Poll: Ehud Barak Makes It Into Knesset, Likud and Kahol Lavan on Par

Right-wing parties Hayamin Hehadash and Zehut that failed to pass the electoral threshold in the last election are projected five seats each in the September vote, according to public broadcaster's survey

Former Prime Minister Ehud Barak at a press conference in Tel Aviv, July, 2019.
Moti Milrod

Likud and Kahol Lavan would get 30 Knesset seats each in Israel's September election, while Ehud Barak's Democratic Israel would have five, an opinion poll published on Tuesday shows.

According to the survey by public broadcaster Kan, the right-wing bloc would have 54 seats, without Avigdor Lieberman's Yisrael Beiteinu, who refused to enter Prime Minister Benjamin Netanyahu's coalition after the April vote.

Likud, currently with 39 out of 120 Knesset seats after its merger with Finance Minister Moshe Kahlon's Kulanu, would lose 9 seats according to the poll, while Kahol Lavan, that received 35 seats in the April vote, would lose five of them in the September ballot.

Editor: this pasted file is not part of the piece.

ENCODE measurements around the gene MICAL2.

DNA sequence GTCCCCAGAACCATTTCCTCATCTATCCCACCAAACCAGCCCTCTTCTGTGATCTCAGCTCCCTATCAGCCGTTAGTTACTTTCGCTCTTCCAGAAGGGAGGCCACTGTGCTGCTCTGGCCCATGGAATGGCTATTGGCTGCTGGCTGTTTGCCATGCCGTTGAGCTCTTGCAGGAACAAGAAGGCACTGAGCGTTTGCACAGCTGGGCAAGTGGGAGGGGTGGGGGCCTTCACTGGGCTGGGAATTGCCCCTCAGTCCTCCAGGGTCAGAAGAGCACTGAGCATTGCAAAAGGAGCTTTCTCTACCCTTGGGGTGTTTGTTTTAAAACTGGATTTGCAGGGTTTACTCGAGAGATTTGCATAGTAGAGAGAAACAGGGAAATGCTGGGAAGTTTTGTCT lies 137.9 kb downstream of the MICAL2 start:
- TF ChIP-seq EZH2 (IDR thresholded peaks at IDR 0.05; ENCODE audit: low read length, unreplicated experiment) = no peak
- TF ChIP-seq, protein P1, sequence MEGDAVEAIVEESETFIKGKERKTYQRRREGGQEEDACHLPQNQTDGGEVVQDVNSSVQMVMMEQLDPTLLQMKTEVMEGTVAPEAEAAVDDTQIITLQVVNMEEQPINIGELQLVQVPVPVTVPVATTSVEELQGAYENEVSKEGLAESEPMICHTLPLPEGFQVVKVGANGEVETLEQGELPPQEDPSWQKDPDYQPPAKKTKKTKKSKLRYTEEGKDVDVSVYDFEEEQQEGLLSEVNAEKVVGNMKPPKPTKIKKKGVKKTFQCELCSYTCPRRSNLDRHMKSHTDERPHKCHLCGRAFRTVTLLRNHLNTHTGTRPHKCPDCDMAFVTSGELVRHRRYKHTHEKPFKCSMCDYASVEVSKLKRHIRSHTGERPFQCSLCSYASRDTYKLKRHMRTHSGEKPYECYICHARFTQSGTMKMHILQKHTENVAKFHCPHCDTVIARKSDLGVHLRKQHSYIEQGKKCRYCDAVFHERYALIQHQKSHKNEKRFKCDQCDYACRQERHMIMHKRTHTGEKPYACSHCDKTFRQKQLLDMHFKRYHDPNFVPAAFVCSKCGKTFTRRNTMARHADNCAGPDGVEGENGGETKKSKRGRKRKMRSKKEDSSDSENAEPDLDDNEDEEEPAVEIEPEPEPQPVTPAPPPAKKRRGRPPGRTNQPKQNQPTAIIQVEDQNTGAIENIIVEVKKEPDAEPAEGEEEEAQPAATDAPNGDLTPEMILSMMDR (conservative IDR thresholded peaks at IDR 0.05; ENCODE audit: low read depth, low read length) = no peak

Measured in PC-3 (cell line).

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Yisrael Beiteinu, which now has five seats, would garner nine seats, while the Union of Right-Wing Parties, which gained four seats in the April election, is predicted to only four.

The Joint List, a coalition of Arab-majority parties, is projected nine seats, a drop from the ten the parties that comprise it won in the April vote.

According to the poll, Labor would receive seven seats, one seat more than it garnered in April. Meretz would get six seats, two up from its current standing.

Ultra-Orthodox United Torah Judaism is expected to get eight seats, as it did in the last election. Shas is projected seven seats, a one-seat drop from the April election. 

Right-wing parties Hayamin Hehadash and Zehut, which both failed to pass the 3.25-percent electoral threshold in the last election, are projected five seats each.

The survey was conducted by the Kantor Institute on July 4-7, 2019, among 586 respondents in a nation-wide, representative sample of the population age 18 and over. Margin of error: 4.3 percent.